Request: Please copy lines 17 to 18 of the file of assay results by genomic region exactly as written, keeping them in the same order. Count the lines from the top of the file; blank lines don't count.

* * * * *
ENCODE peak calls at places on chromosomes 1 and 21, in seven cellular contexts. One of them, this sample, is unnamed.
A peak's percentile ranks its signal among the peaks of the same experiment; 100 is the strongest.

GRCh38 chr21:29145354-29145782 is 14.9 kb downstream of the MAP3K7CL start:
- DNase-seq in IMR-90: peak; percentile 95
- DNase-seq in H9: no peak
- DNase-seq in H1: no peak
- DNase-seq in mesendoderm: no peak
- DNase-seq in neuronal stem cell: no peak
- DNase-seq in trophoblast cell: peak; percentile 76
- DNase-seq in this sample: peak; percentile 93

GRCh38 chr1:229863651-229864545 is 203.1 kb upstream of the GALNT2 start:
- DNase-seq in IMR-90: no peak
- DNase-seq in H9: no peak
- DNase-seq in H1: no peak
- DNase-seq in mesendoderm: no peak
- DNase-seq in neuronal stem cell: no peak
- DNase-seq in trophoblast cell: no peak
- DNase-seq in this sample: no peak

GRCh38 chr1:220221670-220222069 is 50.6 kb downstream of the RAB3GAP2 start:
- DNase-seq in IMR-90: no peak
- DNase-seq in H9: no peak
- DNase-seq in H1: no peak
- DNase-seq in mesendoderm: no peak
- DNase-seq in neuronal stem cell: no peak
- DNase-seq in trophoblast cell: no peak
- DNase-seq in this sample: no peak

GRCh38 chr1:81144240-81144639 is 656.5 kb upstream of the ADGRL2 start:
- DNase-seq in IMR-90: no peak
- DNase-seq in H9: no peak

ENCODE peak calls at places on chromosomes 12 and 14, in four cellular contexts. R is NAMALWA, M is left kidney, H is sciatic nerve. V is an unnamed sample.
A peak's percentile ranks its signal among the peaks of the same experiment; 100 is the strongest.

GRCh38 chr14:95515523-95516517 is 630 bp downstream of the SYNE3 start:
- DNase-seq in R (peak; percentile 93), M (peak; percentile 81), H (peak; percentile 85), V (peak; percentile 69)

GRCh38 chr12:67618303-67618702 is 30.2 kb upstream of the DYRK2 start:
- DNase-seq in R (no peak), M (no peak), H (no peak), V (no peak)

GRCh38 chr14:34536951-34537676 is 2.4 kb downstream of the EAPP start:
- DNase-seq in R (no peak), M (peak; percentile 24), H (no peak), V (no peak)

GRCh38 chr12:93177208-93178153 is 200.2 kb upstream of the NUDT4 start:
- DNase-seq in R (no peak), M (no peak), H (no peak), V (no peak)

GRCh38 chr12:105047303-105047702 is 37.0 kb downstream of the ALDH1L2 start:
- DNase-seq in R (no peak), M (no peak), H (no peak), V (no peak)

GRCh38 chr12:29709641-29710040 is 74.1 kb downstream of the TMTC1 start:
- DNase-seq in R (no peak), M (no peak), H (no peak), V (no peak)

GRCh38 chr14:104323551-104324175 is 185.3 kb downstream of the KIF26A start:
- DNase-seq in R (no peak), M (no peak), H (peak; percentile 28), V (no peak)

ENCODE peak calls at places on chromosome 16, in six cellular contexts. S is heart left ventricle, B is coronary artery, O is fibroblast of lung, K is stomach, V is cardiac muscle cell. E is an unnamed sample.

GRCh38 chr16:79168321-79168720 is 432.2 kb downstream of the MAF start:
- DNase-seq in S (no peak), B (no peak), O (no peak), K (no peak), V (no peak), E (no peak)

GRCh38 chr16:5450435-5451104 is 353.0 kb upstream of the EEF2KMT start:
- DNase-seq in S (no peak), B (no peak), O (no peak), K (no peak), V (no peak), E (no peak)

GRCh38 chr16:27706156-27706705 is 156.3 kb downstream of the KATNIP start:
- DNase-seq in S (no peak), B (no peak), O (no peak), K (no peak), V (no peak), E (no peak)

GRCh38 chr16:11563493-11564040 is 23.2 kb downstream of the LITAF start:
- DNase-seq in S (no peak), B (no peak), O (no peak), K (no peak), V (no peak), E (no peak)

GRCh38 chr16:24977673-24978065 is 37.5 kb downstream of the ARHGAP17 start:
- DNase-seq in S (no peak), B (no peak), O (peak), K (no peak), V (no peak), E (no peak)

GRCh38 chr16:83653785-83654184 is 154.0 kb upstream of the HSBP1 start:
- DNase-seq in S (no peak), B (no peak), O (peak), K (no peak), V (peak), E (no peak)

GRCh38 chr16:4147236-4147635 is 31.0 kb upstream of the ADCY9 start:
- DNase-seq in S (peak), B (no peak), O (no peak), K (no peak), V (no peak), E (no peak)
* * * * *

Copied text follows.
- DNase-seq in trophoblast cell: no peak
- DNase-seq in this sample: no peak